Dan Wescott – On Another Battlefield

The sun burned hot in the isolated countryside of Belgium. So hot…. and the horizon lay vast and unbroken. On either side of the car, we only saw open farm lands, and tidy hay blocks stacked in pyramids or speckled in uniform over the fields. Tall, green grass rippled in the wind. The sky topped it all with its fantastic sapphire dome. While my husband drove, I fiddled with the GPS, which babbled some robotic nonsense back at me. It couldn’t help me, because it didn’t really know what I wanted. 

I was looking for something yes, but it wouldn’t be on the GPS.  Although, I knew it was somewhere among these hay fields and grasslands. I had traced movements through old atlases and battle maps, I had scoured the many volumes on my home library for clues. It took some elbow grease, but the research forged a pathway. What I wanted should be quite close.  If I had done my job right anyway…And it’s not like I would have a second chance. It’s not every day we fly across the world and drive all over continental Europe.      

“Wait, here we are,” my husband pointed at a small road sign – “Flamierge.”     

The car tires crunched over loose rocks on the cracked, country road. We pulled onto the main street of the small town of Flamierge – if you could even call it that. The main street only had three or four buildings, and none of them looked open for business. I spotted a house or two nearby. We didn’t see any people or other cars. A small church with a crumbling cemetery sat on the corner, the only sign this town had ever had any inhabitants.

 I thought I would feel something when I entered this place. Maybe he would greet me somehow – a flutter of the heart, a flicker inside my mind, but it was blank. I felt nothing. How could I really be sure this was it? 

“Look,” my husband suddenly exclaimed. “There’s something over there!” 

I craned my neck around and sure enough, I noticed two flags sticking out behind some trees. One had some distinctly American stars and stripes.

My husband whipped the car around and we pulled over. A Belgian flag flanked the American one, and both flapped in the breeze. A humble, stone monument crouched in the shadow of the banners. It was about three feet tall, with a statement carved on the front of it. And I would never mistake the emblem on the top of that – an eagle’s talon.

The 17th Airborne. 

“Oh my God…” I stammered out of the car and walked slowly over to the monument. I put my hand on its cold, rough surface. I read the simple inscription beneath the 17th Airborne’s emblem. “In proud remembrance of the men of the 17th Airborne Division who fought in this area during the Battle of the Bulge in January of 1945.  They fought that we might be free.” 

That we might be free…. I ran my hand along the monument, and a tear slid out of the corner of my eye.  “Hello, Dan Wescott. I found you.”

The following story is a bit more personal than ones I’ve shared before. Because sometimes, history isn’t just some big, vast concept that we pull from dusty volumes. Sometimes, it is a bit closer to our hearts. It involves people we know and care about. History, sometimes, is personal. 

So, I’d like to share the history of a special friend. One of those real, true friends that come from all ages, generations, and walks of life. Exactly a year ago, I had to say goodbye to this friend. Although I know we will meet again someday, goodbyes are never easy. And in honor of the one year anniversary since he answered the final roll call, I wanted to introduce you to him, and the part he played in history.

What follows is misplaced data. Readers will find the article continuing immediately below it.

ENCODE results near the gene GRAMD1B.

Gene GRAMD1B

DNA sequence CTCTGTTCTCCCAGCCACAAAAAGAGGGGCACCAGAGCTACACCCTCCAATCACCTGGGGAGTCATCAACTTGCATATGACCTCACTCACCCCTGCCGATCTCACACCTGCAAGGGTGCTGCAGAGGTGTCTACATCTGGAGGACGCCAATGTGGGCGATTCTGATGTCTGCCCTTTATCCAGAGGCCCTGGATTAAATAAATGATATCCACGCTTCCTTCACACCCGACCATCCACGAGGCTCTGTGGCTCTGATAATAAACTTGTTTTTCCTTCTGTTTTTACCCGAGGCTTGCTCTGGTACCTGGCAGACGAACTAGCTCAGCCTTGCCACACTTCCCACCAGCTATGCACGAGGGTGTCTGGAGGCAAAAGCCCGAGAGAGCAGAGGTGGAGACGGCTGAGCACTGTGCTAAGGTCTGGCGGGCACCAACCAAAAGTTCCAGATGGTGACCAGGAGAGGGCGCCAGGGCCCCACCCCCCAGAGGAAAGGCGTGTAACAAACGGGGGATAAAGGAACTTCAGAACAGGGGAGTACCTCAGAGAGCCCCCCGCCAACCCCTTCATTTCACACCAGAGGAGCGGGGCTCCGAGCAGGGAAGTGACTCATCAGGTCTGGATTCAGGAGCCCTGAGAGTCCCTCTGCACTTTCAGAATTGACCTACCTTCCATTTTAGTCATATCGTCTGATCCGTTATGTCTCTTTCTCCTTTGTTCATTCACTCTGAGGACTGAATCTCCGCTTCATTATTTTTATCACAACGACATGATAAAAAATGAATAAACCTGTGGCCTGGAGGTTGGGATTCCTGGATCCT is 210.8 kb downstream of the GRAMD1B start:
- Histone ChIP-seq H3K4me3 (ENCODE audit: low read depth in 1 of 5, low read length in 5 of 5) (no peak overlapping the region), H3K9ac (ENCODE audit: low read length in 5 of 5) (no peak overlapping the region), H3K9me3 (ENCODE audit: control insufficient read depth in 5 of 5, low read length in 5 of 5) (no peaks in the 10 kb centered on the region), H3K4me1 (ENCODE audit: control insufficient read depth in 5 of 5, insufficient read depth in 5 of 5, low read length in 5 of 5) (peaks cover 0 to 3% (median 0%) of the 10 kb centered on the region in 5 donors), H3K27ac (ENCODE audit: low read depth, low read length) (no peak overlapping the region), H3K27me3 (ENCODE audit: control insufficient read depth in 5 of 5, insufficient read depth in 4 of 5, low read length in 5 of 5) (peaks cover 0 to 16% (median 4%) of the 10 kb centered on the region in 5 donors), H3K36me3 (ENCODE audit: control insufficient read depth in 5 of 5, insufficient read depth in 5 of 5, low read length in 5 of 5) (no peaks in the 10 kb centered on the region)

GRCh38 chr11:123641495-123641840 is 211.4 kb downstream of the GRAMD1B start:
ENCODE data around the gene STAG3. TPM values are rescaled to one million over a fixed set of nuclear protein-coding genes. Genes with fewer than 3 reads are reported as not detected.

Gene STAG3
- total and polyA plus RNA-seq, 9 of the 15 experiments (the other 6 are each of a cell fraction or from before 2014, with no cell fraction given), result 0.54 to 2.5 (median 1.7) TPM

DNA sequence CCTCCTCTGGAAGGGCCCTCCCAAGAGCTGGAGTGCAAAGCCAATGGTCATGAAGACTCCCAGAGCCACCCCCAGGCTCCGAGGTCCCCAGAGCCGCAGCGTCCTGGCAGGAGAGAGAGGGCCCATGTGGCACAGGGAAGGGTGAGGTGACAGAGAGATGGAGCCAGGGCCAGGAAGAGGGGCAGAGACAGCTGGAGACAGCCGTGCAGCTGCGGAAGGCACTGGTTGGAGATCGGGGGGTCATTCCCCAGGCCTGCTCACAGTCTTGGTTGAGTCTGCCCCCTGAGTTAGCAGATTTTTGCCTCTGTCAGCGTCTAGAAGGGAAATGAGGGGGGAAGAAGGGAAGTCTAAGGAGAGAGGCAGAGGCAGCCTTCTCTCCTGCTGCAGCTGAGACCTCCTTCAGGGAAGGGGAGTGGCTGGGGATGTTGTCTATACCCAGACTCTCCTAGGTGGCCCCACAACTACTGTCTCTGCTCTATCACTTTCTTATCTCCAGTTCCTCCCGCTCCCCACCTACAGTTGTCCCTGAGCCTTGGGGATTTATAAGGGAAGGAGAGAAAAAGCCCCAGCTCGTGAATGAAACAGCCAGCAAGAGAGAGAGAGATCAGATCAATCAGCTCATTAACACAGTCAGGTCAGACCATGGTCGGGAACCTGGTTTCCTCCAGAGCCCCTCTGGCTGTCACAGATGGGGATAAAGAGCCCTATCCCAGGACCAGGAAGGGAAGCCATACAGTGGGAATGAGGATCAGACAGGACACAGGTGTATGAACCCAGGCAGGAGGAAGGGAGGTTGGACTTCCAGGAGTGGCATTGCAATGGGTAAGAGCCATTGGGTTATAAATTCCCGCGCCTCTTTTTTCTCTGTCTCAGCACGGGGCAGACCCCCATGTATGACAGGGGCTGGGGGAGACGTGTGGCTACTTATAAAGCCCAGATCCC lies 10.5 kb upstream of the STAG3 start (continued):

In 2011, I had just begun research for a novel about World War II. I especially wanted to find some first-hand accounts. The local library boasted plenty of memoirs and histories, but that wasn’t quite what I wanted. I longed to hear it from their own mouths and watch their eyes while they spoke. I wanted to learn their mannerisms and get inside their hearts and heads. And I could only achieve that by sitting down with one.   

 The quest to speak to a World War II veteran proved difficult. Men and Women of the Greatest Generation had really started slipping away, even back then. However, I happened to mention the project to my pastor at church one Sunday. “Talk to Dan Wescott,” she said.  “He’s the older gentleman who sits in the back.” 

The very next Sunday, I approached Dan after service. I introduced myself, explained my project, and asked him if he’d like to share some of his experiences. We set up a meeting for the following Tuesday. My first interview with a World War II veteran, and I didn’t know what to say. I worried I would sound like a complete idiot to this aged warrior who probably had no time or patience for the likes of me.  

 Once we started talking, it didn’t take long to realize the interview wouldn’t require much from me. The best I could do was just let him talk. I tossed in a question here and there if he lost his train of thought, but for the most part, I just sat back and enjoyed the show. And he started it pretty bluntly:

“War is crap, young lady.  It’s just crap.”

Dan Wescott went on to tell me how he grew up in North Dakota, and he got drafted at the age of twenty-one in 1942. He had a rough time in training, and the food scared him the most. “They only gave us rice.  We all thought it meant we were headed to the Pacific. That was a different kind of war.”  As it turned out, the Army just had a rationing shortage at the time, and they could only feed the recruits rice until their stores picked back up. There would be no Pacific for Dan. He and the 17th Airborne would go to Europe instead.